NIMIC – What’s Next?

The only thing that’s seems certain after Monday’s open meeting to discuss the demise of NIMIC, the Northern Ireland Music Industry sector lead body, is that such a body no longer exists.

BBC Radio had a few interviews with folks from the meeting, which you can hear over on the 17/11/09 edition of BBC’s Evening Extra (interviews start at 1hr 12mins in). The interviewer summed it up nicely: “People seemed to be struggling to come up with ideas.”

Should a similar body be formed? For what purpose? Is it even necessary? Or are the various strands of any music industry simply better served by their own representative bodies (MMF, NIRSA etc.)?

My personal disappointment with the passing of NIMIC mainly stems from the (perhaps naïve) view that the presence of a unified voice for musicians & industry service providers was better than a fragmented group of various interests – and not only for the benefits of lobbying local government, but as a representative of co-operation and willingness to collaborate to the wider world.

Work with Un-Convention, the NI Music Meetup (now Open Music Media) and other collaborative, prospective ventures only further deepened that belief.

I’d have to say that recent experience (not just the collapse of NIMIC) has changed that view to a large degree – indeed, the overall consensus is that a one-size-fits-all organization is doomed to fail, as NIMIC did. Indeed, according to what I can see as the currently prevalent idea, even the naming of a music industry body is premature. A music industry, in and of itself; either doesn’t, or to some people’s minds, shouldn’t exist at all here. I’m prepared to reluctantly accept those concepts.

So what’s next? Probably what faces most music industries in most cities – a wide range of organizations with various goals and an arrested knowledge of each others existence; advice giving and network sharing on a smaller scale between members of those organizations and occasional inter-organizational co-operation – lacking in a central point of contact for representation outside of that particular market or support for ideas and endeavor from within. What benefits or negative effects arise from this approach I’ll leave for others, and time itself, to extrapolate upon.

What do you think of the need, or lack thereof, for a central representative body for a music industry? What happens in your city by way of collaboration at an industry wide level and do you think you’d benefit from a single voice such as the one NIMIC has attempted to represent? An outside perspective is most appreciated here!

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13 Responses to NIMIC – What’s Next?

  1. Mr Angry says:

    The music “industry” in Northern Ireland need to shake themselves from their dependency on cap in hand assistance. There was no excuse for a body (see “gang” ) to be set up and funded to impart advice readily available for free to those motivated or interested enough to find it.

    NIMIC was a failed entity from the outset. Its fixation with “industry” rather than “business” was evidently going to lead to its demise.

  2. pennydist says:

    Your inference that people who saw value in NIMIC were lazy, Oliver-Twist types is not only ridiculous but a clear demonstration of your ignorance of the type of entrepreneurial spirit needed to be in a successful band these days.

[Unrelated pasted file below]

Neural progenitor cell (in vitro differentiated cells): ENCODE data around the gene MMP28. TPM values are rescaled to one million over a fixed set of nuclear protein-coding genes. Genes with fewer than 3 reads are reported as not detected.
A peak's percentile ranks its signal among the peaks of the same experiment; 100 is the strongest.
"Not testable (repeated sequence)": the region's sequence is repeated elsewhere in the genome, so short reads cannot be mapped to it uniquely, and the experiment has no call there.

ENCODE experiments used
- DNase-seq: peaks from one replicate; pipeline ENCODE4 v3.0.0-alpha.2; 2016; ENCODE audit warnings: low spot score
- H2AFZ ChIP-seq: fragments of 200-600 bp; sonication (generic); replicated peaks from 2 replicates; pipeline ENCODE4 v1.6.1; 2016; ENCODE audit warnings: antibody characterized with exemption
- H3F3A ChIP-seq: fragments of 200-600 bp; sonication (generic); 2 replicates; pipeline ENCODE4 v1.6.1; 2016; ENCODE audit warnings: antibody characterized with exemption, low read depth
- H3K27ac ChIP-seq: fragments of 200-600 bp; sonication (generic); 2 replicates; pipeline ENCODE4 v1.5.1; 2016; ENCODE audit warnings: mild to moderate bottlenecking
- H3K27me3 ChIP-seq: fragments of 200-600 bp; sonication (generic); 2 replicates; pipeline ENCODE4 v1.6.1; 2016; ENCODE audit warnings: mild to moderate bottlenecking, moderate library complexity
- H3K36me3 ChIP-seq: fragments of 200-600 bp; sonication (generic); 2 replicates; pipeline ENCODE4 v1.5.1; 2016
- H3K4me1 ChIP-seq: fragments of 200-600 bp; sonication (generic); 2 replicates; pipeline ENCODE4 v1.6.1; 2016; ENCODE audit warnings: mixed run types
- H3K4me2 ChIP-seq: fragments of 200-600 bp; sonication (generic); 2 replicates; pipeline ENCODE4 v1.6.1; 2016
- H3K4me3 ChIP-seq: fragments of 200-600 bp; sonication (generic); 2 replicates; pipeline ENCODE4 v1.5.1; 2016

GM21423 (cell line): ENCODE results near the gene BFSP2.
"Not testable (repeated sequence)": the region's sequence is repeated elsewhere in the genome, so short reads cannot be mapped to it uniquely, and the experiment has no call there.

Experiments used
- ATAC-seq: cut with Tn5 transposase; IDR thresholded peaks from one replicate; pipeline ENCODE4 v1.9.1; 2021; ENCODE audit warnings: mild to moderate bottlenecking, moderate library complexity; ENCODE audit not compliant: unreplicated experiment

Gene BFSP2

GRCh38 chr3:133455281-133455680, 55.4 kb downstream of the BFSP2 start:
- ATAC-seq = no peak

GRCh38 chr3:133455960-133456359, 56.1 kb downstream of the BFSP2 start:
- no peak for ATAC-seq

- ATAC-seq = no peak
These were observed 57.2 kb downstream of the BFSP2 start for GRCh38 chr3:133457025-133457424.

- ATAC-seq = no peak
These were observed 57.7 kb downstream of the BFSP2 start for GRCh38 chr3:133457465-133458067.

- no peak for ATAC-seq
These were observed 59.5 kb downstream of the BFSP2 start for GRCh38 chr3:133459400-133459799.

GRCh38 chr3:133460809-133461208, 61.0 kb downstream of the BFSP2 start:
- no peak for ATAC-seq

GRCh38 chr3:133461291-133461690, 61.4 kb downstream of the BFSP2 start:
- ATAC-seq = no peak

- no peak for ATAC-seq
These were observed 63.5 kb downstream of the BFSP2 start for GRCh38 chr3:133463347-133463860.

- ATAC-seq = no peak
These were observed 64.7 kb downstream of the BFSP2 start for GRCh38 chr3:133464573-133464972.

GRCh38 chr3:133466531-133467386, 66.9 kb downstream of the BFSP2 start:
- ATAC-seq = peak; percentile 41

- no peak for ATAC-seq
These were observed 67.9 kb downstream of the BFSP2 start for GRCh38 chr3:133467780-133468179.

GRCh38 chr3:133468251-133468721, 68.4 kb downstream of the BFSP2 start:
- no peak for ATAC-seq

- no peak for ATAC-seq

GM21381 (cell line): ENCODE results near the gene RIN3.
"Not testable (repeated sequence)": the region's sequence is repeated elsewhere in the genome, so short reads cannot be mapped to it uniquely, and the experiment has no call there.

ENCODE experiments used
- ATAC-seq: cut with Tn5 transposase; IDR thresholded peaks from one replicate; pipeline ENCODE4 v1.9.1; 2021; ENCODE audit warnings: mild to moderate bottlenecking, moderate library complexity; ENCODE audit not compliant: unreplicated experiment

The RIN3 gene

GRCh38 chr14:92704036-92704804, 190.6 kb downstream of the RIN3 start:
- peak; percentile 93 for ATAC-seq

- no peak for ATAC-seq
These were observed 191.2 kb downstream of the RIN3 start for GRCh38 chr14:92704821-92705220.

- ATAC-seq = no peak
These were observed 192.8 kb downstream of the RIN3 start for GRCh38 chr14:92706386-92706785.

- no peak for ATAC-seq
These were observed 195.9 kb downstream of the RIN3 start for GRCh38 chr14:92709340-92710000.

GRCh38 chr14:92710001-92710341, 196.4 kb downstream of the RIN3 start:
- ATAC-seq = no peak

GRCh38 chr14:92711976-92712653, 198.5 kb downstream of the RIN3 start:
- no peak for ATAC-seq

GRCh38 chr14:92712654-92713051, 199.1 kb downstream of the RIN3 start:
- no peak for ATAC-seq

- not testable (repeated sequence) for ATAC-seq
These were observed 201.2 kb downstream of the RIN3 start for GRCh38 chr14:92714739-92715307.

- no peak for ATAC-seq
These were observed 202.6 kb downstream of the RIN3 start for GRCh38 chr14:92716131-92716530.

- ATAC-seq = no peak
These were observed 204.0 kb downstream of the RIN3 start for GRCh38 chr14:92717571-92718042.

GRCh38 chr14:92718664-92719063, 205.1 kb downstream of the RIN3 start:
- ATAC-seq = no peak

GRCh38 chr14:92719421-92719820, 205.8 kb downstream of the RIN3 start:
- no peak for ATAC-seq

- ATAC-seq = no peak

As for your focus on “business”, it was the music “business” that gave us the controlled composition clause, breakage fees and pseudo-monopolistic most-favored-nation setups.

    Squeezing artists for every penny they’re worth, stifling creativity and coveting your own pissing-patch is not a healthy “business” attitude – but by all means, continue to drive yourself into obscurity with that attitude.

    • Mr Angry says:

      Hi, I’m inferring nothing – your persecution complex is in fine shape. It is you who are inferring that you know anything about me.

      I do quite well in promoting local bands to the national and international markets thank you and I’m also somewhat more entrepreneurial than those stuck in the age old “distribution” business model.

      I don’t want or need to get into a pissing match here but while we’re on the subject of stifling creativity and coveting ones own pissing patch you’d do well to read the Assembly Hansard from Feb 2008 when NIMIC sought to do just that on behalf of NIRSA.

      Cheers.

  3. barryc says:

    I hope to see you at the next meet up.

  4. pennydist says:

    @barryc yep, see you there!

    @mr angry – like I said, best of luck with that attitude! Hope to see you at the meetup, too. 🙂

  5. Stephen Anderson says:

    I’m an actual Music Business professional with over 20 years international experience and I feel more than qualified to make this statement. It is Corporate greed that has brought us to where we are right now. The Global Music Industry is dying on it’s feet. The kindest thing we can do now is kill it and get back to the “Business of Music”

    There is a new and impressive generation of young people in N.Ireland who would like to have the option of a career in Music and they must be supported and given every encouragement and opportunity to pursue their dreams.

    I’m shocked and appalled that Invest NI have not acted to protect the jobs that already exists here in the Music Business and have not been active at all in the area of inward investment for Music. They have failed to do anything like what they have done for other business sectors. This is a scandal and should be exposed as such.

    Invest NI need to come out now and redeem themselves by making real and meaningful efforts to address the needs of the Music Business as a viable sector and seek advice from the right people who know what they’re doing. Not those who profess to be something they’re not or the self-appointed “Industry Advisors” who charge hefty consultancy fees for what amounts to be nothing short of being a joke.

    Stephen Anderson
    S.A.P.

    • pennydist says: